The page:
I can make it a platform. Bring awareness to the issue. I can unite with my lefties the world over on websites and forums, telling my woes and drinking up their rage on my behalf like a sweet wine. I can listen to others, even more downtrodden in their tales of lefty discrimination, and let their stories of gross injustice fuel my own rage against the oppressive reign of right handedness that fails to make space for us, to appreciate our differences and accommodate us in our victimhood.
I can lobby Congress, march in parades, make my primal, anguished cry heard the world over. My pain, and the pain of my people, are real!
I can do all of this and more.
These are not necessarily the worst ways to go about being left handed, and in seeking out equality for myself and other left handed people. But in choosing this path, I find a lot of gnarled roots waiting to trip me up.
The biggest trap awaiting me is an emotional addiction to pathos.
Under the banner of love for lefties, I risk building a festering animosity to the oppressive other 90% of the population, even those righties who call themselves my allies. And the ignorant, hateful ones who aren’t my allies? I cannot tolerate them. They need to be sanctioned, silenced, contained, reformed.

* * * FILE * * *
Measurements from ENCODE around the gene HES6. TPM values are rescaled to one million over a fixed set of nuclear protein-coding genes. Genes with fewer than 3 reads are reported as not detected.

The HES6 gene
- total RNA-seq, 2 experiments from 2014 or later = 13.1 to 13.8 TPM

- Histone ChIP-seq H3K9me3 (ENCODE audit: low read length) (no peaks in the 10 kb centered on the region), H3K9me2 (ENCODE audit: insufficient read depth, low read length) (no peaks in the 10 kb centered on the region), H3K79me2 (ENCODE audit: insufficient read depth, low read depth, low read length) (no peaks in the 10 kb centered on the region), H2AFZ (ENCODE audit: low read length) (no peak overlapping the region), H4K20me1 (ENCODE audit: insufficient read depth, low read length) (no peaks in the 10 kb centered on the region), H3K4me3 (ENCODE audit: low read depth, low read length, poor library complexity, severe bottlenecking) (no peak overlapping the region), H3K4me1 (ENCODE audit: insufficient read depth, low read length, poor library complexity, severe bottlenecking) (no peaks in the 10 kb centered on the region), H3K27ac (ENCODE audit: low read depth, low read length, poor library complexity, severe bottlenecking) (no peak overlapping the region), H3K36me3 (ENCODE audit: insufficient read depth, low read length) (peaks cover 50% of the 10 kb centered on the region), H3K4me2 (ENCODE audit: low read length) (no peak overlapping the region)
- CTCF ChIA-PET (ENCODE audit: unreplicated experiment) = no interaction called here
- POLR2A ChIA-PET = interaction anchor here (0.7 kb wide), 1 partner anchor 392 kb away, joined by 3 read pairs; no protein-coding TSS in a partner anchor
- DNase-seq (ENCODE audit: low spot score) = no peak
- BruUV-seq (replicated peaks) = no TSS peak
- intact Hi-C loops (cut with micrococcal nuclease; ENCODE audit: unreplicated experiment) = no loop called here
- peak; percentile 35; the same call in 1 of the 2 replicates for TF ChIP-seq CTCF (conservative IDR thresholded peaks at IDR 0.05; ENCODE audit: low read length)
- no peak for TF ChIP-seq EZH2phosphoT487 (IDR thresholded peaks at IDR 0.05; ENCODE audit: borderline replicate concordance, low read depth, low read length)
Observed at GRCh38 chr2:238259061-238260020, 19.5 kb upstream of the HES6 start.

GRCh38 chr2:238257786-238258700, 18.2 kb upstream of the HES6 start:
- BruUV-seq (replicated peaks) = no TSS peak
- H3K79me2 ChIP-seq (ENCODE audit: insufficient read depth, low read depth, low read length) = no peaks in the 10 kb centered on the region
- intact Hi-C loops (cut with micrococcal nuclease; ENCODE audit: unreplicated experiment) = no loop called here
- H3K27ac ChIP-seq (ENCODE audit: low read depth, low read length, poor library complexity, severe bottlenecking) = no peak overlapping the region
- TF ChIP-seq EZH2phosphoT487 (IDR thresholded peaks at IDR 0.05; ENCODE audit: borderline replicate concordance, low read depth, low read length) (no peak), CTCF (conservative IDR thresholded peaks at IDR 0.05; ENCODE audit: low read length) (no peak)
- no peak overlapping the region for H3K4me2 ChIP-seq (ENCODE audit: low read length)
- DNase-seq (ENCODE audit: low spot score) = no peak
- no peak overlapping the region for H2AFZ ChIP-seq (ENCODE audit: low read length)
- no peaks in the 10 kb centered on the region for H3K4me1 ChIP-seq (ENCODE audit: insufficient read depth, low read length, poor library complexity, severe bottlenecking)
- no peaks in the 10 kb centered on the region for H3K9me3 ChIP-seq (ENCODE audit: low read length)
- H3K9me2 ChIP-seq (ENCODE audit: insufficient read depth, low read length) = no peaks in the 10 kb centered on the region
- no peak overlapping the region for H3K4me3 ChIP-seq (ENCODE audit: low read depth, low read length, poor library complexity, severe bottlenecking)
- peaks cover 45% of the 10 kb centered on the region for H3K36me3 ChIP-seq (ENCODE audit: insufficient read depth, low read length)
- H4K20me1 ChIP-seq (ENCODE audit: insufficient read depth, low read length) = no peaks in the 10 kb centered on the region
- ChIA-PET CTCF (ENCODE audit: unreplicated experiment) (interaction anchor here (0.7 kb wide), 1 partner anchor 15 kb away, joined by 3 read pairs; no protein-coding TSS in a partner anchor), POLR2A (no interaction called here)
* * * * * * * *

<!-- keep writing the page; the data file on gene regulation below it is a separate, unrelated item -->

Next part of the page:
I risk developing a habit of exhausting my emotional strength without even leaving the comfort of my home, without my eyes leaving the entrancing glow of my phone, without even saving anywhere near enough of that emotional wherewithal for my family, my community. It’s spent, spent on having Feelings. I’m not saying these feelings are silly. They’re big, real, legitimate Feelings, about my very real struggles, and the struggles of my people. But they’re still feelings, and they’re taking up room. How much room? What’s more, in light of real people in my life, how much room do these feelings deserve?